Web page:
These two circular stone alignments
were partially exposed by riverbank erosion at the Chicken
Creek site within the Lake Meredith National Recreation
Area. Archeologists from the Bureau of Reclamation completely
exposed the patterns, which are thought to represent
the wall foundations of small structures, perhaps seasonal
field houses. The National Historic Preservation Act
of 1966 has given archeologists the opportunity to carry
out research at many small, unimposing Antelope Creek
sites that earlier archeologists overlooked. Photo by
Beverly Couzzourt, courtesy US Bureau of Reclamation.
Click images to enlarge
Landowner John Erickson and archeologist
Doug Boyd examine traces of a pit associated with a
Plains Village site. Excavations in 2004 revealed a
bowl-shaped barrow pit filled with household debris
including burned corn. Erickson's keen interest in the
ancient history of his ranch in northern Roberts County
has resulted in an ongoing research project involving
professional and avocational archeologists. Photo by
Cover of a report on the Black Dog
Village site. This project by the Texas Department of
Transportation was one of the first Antelope Creek excavations
undertaken because of the National Historic Preservation
Act of 1966.
Mesa Alamosa is a smaller version of Landergin Mesa
some five miles to the east, and is sometimes called
“Little Landergin Mesa.” It, too, may
be a defensive retreat position used by Antelope Creek
villagers during periods when hostile raids were expected.
Mesa Alamosa was known to Studer and Hughes, but was
first formally recorded by Marmaduke and Whitsett
in 1973. Photo by Chris Lintz.
Excavations underway at the Chicken
Creek site in the winter of 1983 to salvage information
about this small Antelope Creek site before it was destroyed
by erosion. Photo courtesy U.S. Bureau of Reclamation.
One of the enduring
problems in archeology is that it is often very difficult
to find adequate funding for the final and, ironically,
most important part of any research project—the
hard work of thoroughly analyzing the recovered materials
and fully reporting the results.
Fortunately, most cultural resource management projects
include contractual requirements to fully complete the
archeological work. The resulting technical reports
that are part of what is often called the vast “gray”
literature. While such reports are not intended for
a public audience, they are an essential part of the
cultural resource management process.
Archeologists perched atop Landergin
Mesa during the 1984 excavations sponsored by the Texas
Historical Commission. Photo courtesy Chris Lintz and
the Texas Historical Commission.
Aerial view of the 1984 excavations
underway at Landergin Mesa during work sponsored by
the Texas Historical Commission. Antelope Creek villagers
had retreated here in times of conflict. While the steep
walls flanking the mesa top once made the site easy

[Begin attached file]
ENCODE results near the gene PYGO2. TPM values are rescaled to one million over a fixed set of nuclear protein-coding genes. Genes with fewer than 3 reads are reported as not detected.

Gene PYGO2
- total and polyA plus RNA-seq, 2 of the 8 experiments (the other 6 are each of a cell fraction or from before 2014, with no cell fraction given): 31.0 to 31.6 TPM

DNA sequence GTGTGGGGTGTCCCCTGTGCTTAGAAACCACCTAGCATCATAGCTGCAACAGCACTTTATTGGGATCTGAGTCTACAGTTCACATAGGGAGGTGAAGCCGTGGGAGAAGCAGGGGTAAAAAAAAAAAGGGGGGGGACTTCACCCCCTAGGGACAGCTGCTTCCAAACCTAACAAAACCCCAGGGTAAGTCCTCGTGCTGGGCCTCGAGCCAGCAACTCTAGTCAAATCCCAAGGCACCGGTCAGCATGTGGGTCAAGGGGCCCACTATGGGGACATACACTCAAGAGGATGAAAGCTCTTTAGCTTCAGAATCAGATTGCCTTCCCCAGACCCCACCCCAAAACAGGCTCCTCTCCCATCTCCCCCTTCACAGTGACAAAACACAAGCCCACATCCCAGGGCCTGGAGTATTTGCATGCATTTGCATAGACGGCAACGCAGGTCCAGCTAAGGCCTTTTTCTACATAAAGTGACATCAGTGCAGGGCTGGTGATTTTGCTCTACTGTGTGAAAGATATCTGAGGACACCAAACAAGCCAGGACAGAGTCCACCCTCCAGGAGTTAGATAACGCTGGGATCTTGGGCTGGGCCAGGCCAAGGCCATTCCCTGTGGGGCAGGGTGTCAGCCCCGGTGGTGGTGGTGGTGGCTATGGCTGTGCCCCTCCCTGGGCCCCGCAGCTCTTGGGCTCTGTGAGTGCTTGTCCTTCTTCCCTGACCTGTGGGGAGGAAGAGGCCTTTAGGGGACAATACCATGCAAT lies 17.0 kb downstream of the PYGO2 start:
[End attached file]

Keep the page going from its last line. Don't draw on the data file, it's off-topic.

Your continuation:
to defend, it also made archeological access a challenge.
Photo courtesy Chris Lintz.
The 1969 TAS field school investigated
several Antelope Creek sites along Blue Creek, a tributary
of the Canadian River, on National Park Service property
near Lake Meredith. Photo by Wallace Williams.
Pithouse excavated in August 2003
in the Buried City settlement zone by a field school
of the University of Oklahama. The work is part of Scott
Brosowske's dissertation research. Photo and graphic
Graduate Student Contributions
Graduate students have completed many
worthwhile studies on Plains Village topics related
to the Texas Panhandle. Here are some additional examples.
In the 1930s, E.J. Lowrey
and Tom Holden, two of Currie Holden’s
students from Texas Technical College completed graduate
theses on excavations at Antelope Creek 22, and the
pottery of Saddleback Ruins, respectively. More recent
contributions ... read
Archeologist Glenna Dean points to
the original base of a mesquite tree, which sticks up
some three feet above the modern ground surface near
Landergin Mesa. Long-term drought and overgrazing has
caused massive erosion during the last century in some
areas of the Texas Panhandle. Drought cycles plagued
the Plains villagers as well, although they did not
have to cope with overgrazing; in dry periods bison
moved elsewhere or died off. Photo by Chris Lintz.
Plan map of two rectangular houses
at the Two Sisters homestead in the Oklahoma Panhandle
that are thought to represent successive occupations
by a single Plains Village family. The simple rockless
house on the left (Structure B) was succeeded by a more
elaborate house (Structure A) with a typical Antelope
Creek style stone slab foundation and smaller, attached
circular rooms. Graphic, courtesy Chris Lintz.
Structure B, the earliest of two
rectangular houses at the Two Sisters site, had most
of the architectural elements of a typical Antelope
Creek house, except the stone slab foundation. (Instead,
it probably had picket-post walls). Photo by Chris Lintz.
Antelope Creek vs. Apishapa
architecture. At top is the plan of main room
block at Alibates 28. The circular Apishapa pattern
is from the Cramer site in southeast Colorado. Both
are shown are roughly the same scale. Courtesy Chris
Chris Lintz excavating one of the
storage pits beneath Structure 5A at the Two Sisters